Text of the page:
As I approach the end of my PhD, I look back at the four years I spent working in the Use Less Group and I realise how lucky I have been to do research in such a fantastic environment. I have just completed my “PhD viva”, which is the oral examination in which students defend their thesis – a crucial step in obtaining the PhD degree. Because of the pandemic, the last eight months have been quite a challenging period, but thanks to the support of my supervisor Prof Julian Allwood and my colleagues and friends in the group, I have managed to finish writing up my thesis and to complete a journey that started back in October 2016.
I joined the group after graduating with an MEng in Materials Science & Engineering at Imperial College London. I had a strong passion for environmental sustainability and I really wanted to work on practical solutions for climate change mitigation. I had come across Prof Allwood’s writings in the Nature journal, and I started reading his book Sustainable Materials – With Both Eyes Open. His approach to the problem struck me as completely different to all other groups and professors I had researched: no blind faith in renewable energy and electrification, he proposed to find out what actually makes a difference in climate change mitigation and to address the issue with technologies that can be deployed rapidly at scale. So I emailed him directly to ask if he had any funding for me to do a PhD in his group, attaching my CV and a cover letter. To my surprise (I had imagined him as a very busy professor who received 600 emails a day – and indeed he is exactly that) he replied after only a few hours asking for a telephone interview. In the following weeks, together we applied for funding from the Engineering and Physical Sciences Research Council (EPSRC) and we obtained a studentship to cover my fees and my stipend. I was going to do a PhD in Cambridge!
When I joined, I soon realised that the best thing about the Use Less Group is how multidisciplinary it is. Rather than saying: “I have some skills in engineering. What problems can I solve?”, it says: “I have a big problem (climate change). What skills do I need to solve it?”. Because of this problem-focused approach, although it is based in the Department of Engineering, the Use Less Group has hosted not only engineers, but also political scientists, sociologists, geographers and economists. Climate change is a big problem at the intersection of technology, society and policy, so it requires this multidisciplinary approach. To keep the whole group together, during my time in the group we have held weekly “Use Less Seminars”, in which a member presented their research to the rest of the group and received feedback from everyone else. These seminars have been a source of great inspiration, because they have provided me with insights on how my own research fit in the more general context of the problem.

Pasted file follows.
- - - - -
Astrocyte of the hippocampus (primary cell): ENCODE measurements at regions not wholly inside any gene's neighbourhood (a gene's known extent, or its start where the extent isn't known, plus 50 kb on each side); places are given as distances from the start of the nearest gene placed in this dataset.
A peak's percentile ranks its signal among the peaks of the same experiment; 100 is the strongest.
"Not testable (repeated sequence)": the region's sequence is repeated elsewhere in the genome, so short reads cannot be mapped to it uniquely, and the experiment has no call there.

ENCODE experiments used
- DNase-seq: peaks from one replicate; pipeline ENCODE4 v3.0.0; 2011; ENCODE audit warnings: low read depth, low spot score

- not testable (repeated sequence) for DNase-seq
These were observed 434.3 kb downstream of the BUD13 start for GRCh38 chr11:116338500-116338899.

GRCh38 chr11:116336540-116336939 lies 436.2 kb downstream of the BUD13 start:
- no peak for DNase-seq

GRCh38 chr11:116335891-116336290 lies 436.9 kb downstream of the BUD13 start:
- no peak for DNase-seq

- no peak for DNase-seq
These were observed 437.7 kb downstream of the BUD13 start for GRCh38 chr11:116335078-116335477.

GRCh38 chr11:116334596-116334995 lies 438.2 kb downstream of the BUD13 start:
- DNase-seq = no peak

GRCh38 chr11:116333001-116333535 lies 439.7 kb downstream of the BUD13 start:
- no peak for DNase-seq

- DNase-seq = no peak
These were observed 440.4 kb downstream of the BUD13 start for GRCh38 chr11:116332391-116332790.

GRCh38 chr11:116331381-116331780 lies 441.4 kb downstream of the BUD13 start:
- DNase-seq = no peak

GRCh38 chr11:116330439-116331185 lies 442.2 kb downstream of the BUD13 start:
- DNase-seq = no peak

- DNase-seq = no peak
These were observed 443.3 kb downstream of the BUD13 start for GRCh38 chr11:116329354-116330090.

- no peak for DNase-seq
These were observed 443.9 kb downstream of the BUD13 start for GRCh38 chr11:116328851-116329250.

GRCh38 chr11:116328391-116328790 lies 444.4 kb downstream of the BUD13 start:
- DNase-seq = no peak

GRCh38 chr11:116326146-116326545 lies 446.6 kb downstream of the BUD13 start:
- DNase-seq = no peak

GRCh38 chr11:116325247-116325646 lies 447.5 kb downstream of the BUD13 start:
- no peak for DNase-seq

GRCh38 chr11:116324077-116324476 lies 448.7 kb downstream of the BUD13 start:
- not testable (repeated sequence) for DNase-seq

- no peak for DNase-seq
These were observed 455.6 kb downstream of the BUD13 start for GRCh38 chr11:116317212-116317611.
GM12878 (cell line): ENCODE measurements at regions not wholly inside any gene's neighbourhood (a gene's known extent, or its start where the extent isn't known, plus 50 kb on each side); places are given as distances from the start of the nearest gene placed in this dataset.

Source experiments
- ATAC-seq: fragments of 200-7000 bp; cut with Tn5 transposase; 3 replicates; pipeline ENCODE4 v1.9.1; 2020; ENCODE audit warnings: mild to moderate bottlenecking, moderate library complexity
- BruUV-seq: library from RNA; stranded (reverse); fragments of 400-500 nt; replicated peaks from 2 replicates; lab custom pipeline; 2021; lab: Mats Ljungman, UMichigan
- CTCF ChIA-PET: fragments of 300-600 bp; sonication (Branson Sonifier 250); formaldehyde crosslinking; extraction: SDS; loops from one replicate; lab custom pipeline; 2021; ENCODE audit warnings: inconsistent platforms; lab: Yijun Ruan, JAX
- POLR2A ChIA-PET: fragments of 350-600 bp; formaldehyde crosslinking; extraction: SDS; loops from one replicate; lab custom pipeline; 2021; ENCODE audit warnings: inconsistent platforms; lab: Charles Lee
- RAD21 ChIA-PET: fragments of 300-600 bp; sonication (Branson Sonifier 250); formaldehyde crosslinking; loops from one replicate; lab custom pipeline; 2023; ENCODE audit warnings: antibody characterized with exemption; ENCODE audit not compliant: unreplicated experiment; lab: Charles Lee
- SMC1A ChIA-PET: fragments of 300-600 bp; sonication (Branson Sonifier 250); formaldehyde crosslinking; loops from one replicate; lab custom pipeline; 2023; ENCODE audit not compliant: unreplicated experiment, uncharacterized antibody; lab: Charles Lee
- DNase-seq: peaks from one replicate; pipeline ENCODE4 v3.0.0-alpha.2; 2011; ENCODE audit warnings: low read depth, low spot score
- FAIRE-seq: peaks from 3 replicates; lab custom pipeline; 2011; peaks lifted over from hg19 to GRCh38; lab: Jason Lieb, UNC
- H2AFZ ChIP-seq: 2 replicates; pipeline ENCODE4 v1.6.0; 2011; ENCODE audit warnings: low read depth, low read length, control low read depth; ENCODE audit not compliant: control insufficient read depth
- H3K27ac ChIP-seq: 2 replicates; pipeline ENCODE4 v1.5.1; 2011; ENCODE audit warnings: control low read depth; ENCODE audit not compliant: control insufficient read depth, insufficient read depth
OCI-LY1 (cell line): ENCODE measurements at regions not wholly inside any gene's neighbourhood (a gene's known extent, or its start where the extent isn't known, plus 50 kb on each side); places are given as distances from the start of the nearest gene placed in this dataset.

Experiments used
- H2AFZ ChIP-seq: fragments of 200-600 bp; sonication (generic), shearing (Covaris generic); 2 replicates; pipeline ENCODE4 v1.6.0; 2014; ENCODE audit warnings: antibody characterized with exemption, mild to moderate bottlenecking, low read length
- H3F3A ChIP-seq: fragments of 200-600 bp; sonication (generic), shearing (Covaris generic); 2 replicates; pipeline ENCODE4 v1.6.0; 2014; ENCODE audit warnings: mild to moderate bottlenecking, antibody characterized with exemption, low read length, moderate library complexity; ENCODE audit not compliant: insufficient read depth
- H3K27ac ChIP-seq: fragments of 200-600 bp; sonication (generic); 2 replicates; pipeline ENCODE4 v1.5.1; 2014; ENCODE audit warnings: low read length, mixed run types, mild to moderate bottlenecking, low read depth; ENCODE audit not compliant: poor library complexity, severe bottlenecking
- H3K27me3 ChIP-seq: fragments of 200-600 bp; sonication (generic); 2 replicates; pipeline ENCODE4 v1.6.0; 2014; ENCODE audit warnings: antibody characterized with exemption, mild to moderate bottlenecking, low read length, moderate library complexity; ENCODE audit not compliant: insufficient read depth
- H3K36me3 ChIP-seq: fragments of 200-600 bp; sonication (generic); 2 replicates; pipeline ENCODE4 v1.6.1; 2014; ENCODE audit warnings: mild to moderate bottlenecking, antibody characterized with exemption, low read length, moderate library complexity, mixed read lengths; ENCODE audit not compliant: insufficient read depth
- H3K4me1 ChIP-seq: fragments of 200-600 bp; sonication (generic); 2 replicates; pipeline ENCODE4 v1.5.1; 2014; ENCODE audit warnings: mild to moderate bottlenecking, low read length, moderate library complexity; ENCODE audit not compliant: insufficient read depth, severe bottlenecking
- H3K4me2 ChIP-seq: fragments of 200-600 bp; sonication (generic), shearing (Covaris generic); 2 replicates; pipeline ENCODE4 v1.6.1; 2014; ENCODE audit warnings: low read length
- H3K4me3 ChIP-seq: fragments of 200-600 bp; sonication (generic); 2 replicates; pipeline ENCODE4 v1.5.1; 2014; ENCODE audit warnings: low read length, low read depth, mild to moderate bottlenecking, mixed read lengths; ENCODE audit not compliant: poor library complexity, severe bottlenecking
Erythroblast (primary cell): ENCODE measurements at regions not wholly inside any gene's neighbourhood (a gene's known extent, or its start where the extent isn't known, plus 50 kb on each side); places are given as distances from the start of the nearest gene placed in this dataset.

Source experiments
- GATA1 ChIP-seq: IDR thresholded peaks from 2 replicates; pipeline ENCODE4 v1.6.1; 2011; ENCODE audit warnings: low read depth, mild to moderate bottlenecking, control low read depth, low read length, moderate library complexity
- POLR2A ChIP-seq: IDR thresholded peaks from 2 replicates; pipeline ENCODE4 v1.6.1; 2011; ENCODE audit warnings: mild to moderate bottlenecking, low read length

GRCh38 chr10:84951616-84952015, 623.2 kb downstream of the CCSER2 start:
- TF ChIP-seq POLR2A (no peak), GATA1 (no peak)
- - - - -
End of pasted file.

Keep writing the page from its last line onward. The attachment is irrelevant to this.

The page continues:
The title of of my thesis was Craftsmanship and automation in flexible metal spinning. Although multidisciplinary, the core of the research performed in the group remains focused on developing innovative manufacturing techniques which can deliver savings in materials and energy. In particular, we focus on metal forming techniques, in which blocks or sheets of metal are shaped to achieve the required geometry and material properties. We currently have a lab with 4 machines that have been designed and built in-house. I worked on flexible metal spinning, a fascinating process that is still performed manually today by experienced artisans. My goal was to improve the automatic control of the process to reduce the time and money required to make a part, thus making it more competitive. I really enjoyed doing research on this process, for three main reasons: I had a chance to apply my engineering skills by programming and analysing data; I learnt how to apply the scientific method by proposing hypotheses and designing the experiments to test it; finally, I had a chance to work with people, because one of my projects involved doing experiments with spinning artisans, who taught many things about the intricacies of this technique.
Doing a PhD is a challenging and amazing journey, in which you learn to be an independent researcher. The Use Less Group has been a great place to go through that process. Prof Allwood is an expert leader and mentor, who gives direction when needed but is also open to the student’s own initiative. There are postdoctoral researchers who have more time to help in the day-to-day tasks. And you always feel part of an enterprise to make the world a better place, even if a very small piece of the world. Having come to the end of this journey, I now feel I am equipped with a greater awareness of what I have to offer to address the issues I care about. Over the next year, I plan to work as a freelance writer in science and technology, because I think that the issue of climate change needs better communicators. Although I don’t plan to pursue an academic career, the self-leadership and project management skills I have developed in the past four years will be of invaluable help in my next endeavours. And I have no doubt that I have to thank the Use Less Group for that!